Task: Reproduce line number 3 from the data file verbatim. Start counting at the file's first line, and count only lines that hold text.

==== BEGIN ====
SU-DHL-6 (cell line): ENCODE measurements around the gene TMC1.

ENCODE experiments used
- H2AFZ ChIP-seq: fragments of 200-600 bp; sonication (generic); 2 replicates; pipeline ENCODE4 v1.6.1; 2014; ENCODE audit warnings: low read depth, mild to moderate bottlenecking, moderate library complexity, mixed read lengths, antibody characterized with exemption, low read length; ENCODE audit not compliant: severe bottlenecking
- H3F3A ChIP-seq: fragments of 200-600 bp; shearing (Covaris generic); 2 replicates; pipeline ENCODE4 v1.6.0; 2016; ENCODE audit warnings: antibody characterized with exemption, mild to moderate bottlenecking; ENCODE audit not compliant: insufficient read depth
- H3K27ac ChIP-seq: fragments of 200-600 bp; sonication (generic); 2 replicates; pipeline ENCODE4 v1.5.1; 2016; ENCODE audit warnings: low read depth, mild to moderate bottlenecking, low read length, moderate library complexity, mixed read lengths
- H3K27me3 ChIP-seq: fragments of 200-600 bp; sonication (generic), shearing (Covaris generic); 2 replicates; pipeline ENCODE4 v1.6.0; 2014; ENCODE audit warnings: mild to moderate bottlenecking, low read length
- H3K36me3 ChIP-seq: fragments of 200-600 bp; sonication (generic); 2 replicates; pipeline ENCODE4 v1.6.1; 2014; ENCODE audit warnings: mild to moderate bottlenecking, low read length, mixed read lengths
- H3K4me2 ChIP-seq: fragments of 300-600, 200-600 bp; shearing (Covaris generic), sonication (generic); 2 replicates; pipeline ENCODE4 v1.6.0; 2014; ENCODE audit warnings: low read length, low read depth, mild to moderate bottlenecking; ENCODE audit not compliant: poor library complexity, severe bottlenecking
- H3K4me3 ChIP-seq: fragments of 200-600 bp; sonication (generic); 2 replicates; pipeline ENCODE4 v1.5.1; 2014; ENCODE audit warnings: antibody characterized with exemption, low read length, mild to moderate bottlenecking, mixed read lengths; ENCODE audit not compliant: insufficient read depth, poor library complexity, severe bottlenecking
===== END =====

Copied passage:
- H2AFZ ChIP-seq: fragments of 200-600 bp; sonication (generic); 2 replicates; pipeline ENCODE4 v1.6.1; 2014; ENCODE audit warnings: low read depth, mild to moderate bottlenecking, moderate library complexity, mixed read lengths, antibody characterized with exemption, low read length; ENCODE audit not compliant: severe bottlenecking